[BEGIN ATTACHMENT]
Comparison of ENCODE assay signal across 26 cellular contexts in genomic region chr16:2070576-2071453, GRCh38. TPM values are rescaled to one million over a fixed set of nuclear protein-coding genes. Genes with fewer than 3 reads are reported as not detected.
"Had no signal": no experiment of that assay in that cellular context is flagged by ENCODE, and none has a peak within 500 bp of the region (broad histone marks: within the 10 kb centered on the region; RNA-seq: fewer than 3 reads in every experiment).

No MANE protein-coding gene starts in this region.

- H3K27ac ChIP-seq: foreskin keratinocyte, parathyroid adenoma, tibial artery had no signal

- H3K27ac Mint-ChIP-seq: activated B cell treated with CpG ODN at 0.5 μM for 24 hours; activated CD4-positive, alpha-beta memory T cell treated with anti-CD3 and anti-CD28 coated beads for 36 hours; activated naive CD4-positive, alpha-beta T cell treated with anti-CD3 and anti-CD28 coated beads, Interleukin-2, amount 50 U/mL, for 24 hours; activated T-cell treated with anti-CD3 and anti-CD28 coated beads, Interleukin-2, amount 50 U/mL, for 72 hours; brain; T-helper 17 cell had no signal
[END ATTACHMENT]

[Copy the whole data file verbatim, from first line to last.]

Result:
Comparison of ENCODE assay signal across 26 cellular contexts in genomic region chr16:2070576-2071453, GRCh38. TPM values are rescaled to one million over a fixed set of nuclear protein-coding genes. Genes with fewer than 3 reads are reported as not detected.
"Had no signal": no experiment of that assay in that cellular context is flagged by ENCODE, and none has a peak within 500 bp of the region (broad histone marks: within the 10 kb centered on the region; RNA-seq: fewer than 3 reads in every experiment).

No MANE protein-coding gene starts in this region.

- H3K27ac ChIP-seq: foreskin keratinocyte, parathyroid adenoma, tibial artery had no signal

- H3K27ac Mint-ChIP-seq: activated B cell treated with CpG ODN at 0.5 μM for 24 hours; activated CD4-positive, alpha-beta memory T cell treated with anti-CD3 and anti-CD28 coated beads for 36 hours; activated naive CD4-positive, alpha-beta T cell treated with anti-CD3 and anti-CD28 coated beads, Interleukin-2, amount 50 U/mL, for 24 hours; activated T-cell treated with anti-CD3 and anti-CD28 coated beads, Interleukin-2, amount 50 U/mL, for 72 hours; brain; T-helper 17 cell had no signal